But I'm betting there's a woman out there in North America somewhere, whose name may or may not be Denise, who's awfully darned glad that she doesn't know Kevin Kupferschmidt.

And that he doesn't know where she lives.


Tuesday, March 28, 2006

Lyn Nofziger

I probably would not have paid much attention to today's news that longtime Republican insider Franklyn "Lyn" Nofziger had died, were it not for the fact that his path and mine once crossed — albeit briefly — about a quarter-century ago.

In the fall of 1980, I was a sophomore journalism student at Pepperdine University. Active at the campus radio station, I acquired — more because of my constant availability than any extraordinary talent on my part — a considerable number of behind-the-scenes responsibilities in addition to my on-air work as a disc jockey and sports announcer. Among my tasks was coproducing a public affairs program hosted by a fellow student whose father had been the longtime publisher of the Sentinel, a newspaper that served the Los Angeles black community.

With the '80 national election approaching, my coproducer put together a show featuring interviews with the various Presidential candidates. Well, not the candidates themselves for the most part (although we did manage a one-on-one with the Libertarian candidate, a dull-witted chap who kept referring to our alma mater as "Peppertone"), but their designated spokespeople. Lyn Nofziger, who was Ronald Reagan's press secretary at the time, spoke with us by telephone on behalf of the Reagan campaign. Nofziger was easily the most effective speaker of the folks we interviewed — clear on his message and engaging in style. He didn't convince me to vote for Reagan — it would have taken either a pistol to my temple, or a date with Erin Gray, to pull off that feat — but he seemed like a likable guy.

Nofziger will likely be remembered as the person whose job it was to tell the White House press corps that President Reagan (see? he didn't even need my vote) had been shot by John Hinckley. Shortly after that, Nofziger left the Reagan administration and returned to the campaign scene, in later years running campaigns for right-wingers Pat Buchanan and Steve Forbes. (I said he seemed likable. I didn't say he seemed sensible.)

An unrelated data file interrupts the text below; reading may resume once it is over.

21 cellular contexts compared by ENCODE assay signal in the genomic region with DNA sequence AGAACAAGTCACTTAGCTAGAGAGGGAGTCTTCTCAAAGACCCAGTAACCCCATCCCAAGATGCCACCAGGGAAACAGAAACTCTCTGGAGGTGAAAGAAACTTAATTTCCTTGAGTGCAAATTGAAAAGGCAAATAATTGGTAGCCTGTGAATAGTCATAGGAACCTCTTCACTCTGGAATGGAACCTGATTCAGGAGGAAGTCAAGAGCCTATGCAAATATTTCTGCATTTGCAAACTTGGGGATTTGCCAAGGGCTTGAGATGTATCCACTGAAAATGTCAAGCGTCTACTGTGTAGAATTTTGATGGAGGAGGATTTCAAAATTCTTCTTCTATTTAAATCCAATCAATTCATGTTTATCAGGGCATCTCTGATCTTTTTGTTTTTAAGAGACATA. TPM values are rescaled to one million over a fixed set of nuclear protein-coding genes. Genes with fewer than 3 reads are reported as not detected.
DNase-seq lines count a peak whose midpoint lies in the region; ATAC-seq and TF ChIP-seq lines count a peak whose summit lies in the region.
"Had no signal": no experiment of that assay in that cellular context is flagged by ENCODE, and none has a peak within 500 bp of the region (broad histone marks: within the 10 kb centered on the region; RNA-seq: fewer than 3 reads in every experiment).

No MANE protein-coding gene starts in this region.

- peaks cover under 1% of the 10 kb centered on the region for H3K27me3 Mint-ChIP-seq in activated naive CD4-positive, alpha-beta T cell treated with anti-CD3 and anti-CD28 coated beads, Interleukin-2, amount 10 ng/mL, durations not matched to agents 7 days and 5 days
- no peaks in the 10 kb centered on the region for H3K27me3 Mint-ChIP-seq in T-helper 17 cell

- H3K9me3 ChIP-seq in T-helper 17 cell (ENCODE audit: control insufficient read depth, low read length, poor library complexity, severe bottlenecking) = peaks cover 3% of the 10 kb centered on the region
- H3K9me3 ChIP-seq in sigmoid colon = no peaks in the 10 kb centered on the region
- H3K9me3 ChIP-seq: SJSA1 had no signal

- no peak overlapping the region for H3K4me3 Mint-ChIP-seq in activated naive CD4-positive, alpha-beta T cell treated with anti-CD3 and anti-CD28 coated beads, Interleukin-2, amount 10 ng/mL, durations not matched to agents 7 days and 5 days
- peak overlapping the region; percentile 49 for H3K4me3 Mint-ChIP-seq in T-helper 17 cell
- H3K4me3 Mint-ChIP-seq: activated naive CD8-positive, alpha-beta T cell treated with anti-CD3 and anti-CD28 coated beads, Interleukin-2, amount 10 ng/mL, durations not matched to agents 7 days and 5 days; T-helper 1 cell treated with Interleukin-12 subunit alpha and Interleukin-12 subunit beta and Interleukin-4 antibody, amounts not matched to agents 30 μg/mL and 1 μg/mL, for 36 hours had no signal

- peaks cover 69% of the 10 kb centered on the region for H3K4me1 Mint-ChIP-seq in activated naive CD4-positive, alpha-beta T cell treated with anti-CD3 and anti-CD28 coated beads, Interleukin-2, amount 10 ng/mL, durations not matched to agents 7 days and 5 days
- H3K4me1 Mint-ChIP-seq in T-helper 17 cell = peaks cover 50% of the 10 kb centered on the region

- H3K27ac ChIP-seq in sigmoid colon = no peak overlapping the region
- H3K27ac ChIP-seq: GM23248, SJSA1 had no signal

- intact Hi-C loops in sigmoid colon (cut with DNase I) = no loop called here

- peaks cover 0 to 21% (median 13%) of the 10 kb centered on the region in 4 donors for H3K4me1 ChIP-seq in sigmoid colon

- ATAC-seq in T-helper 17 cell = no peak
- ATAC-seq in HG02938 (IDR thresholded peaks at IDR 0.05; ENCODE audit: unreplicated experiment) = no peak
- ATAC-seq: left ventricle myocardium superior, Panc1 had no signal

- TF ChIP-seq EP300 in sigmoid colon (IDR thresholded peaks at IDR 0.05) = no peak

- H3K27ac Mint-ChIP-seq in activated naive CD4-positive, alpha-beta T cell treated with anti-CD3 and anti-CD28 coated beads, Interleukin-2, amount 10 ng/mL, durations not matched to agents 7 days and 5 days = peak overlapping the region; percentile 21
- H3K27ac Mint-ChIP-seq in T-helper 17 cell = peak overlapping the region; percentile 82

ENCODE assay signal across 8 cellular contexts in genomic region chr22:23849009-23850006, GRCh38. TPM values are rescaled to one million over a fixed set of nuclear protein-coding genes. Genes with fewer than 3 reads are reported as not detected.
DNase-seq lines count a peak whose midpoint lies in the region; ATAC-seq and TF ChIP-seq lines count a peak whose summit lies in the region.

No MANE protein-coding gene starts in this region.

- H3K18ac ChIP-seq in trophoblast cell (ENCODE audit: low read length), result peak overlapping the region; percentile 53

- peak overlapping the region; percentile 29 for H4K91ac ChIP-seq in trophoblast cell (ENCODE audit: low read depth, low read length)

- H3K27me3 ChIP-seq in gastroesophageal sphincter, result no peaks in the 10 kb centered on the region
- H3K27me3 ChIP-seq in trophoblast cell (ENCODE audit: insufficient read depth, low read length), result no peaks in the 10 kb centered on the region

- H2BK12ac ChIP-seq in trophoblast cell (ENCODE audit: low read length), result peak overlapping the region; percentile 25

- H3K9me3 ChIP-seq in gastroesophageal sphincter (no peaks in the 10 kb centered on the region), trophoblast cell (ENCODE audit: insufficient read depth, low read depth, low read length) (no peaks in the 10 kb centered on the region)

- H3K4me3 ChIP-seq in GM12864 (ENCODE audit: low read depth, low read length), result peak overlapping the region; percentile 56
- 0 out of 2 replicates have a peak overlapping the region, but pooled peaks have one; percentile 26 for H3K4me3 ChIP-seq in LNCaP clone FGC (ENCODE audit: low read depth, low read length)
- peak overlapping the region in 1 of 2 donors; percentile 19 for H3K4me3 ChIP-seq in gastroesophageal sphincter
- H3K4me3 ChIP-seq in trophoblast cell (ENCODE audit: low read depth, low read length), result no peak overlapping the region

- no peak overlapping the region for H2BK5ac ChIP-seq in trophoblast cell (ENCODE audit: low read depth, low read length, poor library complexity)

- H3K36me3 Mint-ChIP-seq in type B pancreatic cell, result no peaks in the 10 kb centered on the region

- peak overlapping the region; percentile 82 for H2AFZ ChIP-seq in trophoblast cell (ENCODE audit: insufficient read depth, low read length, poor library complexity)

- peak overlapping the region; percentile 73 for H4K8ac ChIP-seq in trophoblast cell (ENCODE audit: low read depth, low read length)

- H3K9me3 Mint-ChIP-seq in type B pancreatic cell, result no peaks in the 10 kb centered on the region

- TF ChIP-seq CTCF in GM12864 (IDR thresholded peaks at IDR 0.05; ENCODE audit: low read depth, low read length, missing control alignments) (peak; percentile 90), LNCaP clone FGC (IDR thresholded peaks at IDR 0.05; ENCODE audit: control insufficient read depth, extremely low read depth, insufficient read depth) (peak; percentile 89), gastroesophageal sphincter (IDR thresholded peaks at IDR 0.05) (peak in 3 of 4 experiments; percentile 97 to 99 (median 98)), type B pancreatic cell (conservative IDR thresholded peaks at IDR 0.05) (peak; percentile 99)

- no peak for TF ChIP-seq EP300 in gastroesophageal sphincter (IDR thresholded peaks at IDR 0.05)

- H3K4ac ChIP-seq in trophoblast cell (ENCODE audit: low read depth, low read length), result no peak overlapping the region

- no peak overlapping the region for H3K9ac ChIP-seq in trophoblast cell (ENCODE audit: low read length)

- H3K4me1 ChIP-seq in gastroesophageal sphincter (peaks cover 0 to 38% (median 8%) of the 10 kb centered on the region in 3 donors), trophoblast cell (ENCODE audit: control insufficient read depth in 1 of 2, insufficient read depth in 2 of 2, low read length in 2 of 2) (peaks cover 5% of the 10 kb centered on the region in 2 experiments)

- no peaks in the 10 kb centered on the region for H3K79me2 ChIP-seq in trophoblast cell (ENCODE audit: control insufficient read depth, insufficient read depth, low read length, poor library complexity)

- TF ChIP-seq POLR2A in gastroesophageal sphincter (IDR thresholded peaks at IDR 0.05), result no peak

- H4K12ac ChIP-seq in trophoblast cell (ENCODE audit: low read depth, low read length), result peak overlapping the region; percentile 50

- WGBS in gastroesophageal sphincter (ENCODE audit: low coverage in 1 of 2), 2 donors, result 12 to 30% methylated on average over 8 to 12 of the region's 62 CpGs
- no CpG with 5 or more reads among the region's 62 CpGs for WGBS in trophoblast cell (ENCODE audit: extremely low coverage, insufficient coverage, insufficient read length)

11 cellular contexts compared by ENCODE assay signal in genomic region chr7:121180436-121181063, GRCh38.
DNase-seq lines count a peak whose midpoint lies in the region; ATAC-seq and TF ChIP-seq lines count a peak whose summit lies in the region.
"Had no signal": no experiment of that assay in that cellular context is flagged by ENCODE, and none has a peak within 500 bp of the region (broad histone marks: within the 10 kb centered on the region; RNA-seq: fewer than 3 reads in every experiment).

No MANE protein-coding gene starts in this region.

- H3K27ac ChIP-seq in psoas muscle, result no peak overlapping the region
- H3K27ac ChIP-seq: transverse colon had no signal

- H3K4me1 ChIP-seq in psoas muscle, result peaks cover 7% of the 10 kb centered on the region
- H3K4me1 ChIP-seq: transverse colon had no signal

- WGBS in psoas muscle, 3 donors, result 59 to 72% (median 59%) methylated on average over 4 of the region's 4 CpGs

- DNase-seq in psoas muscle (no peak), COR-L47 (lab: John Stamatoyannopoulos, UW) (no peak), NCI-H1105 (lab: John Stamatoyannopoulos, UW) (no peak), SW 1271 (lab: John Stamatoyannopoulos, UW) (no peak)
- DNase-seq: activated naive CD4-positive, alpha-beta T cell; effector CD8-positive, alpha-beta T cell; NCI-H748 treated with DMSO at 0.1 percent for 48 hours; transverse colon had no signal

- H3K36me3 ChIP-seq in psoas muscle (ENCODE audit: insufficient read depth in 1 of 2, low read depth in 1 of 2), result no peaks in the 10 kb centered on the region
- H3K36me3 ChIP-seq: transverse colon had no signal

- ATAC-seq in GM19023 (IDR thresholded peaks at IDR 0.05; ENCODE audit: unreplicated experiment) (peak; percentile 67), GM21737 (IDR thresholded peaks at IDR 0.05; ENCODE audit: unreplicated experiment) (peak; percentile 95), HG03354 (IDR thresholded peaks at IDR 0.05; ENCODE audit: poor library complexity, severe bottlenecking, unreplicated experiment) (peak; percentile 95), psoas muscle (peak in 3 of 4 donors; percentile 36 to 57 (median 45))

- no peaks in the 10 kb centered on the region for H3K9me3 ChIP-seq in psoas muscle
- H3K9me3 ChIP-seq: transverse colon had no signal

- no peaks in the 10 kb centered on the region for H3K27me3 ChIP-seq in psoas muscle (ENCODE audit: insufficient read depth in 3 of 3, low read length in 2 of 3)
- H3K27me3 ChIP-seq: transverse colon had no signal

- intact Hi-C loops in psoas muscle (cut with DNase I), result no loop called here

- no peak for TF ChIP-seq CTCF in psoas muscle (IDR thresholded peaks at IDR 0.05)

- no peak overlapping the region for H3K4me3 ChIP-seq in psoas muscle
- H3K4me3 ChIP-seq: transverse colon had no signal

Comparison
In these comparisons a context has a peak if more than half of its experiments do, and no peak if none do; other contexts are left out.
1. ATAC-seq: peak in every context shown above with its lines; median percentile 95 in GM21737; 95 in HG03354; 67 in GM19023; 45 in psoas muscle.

I'm sure that after all these years, Nofziger would not have recalled that one interview out of the hundreds he gave in the fall of 1980. But I do.

Speaking of dead Republicans, I see that Caspar Weinberger, HEW secretary under Richard Nixon and defense secretary under Ronald Reagan, also passed away today.

I'm sure that jokes about Caspar becoming a friendly ghost would be entirely inappropriate.

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The Verdict Is In: Stay

Today's new review at DVD Verdict takes a look at Stay, which didn't stay long in your local theater despite the presence of some heavyweight acting talent — including Ewan McGregor, Naomi Watts, and Bob Hoskins — and the director of the Oscar-winning Monster's Ball.

When a $50 million film languishes in the studio archives for a year before release, that generally means the marketing department has no idea of how to sell the picture to the moviegoing public. In the case of Stay, the final solution was to market it as a horror movie, which it isn't. The result? People who saw the film thinking it was a fright flick were disappointed, and people who might have enjoyed the dark psychological thriller it is stayed away in droves. That's how you turn $50 million into $4 million in six weeks.

Maybe Stay just isn't a good title for a movie. You'll enjoy the review, though.

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Monday, March 27, 2006

Extreme Makeover: Exploitation Edition

So you've been wondering..."Why can't my family get a cool new house for free on Extreme Makeover: Home Edition?"

Well, bunkie, you're probably not pathetic enough.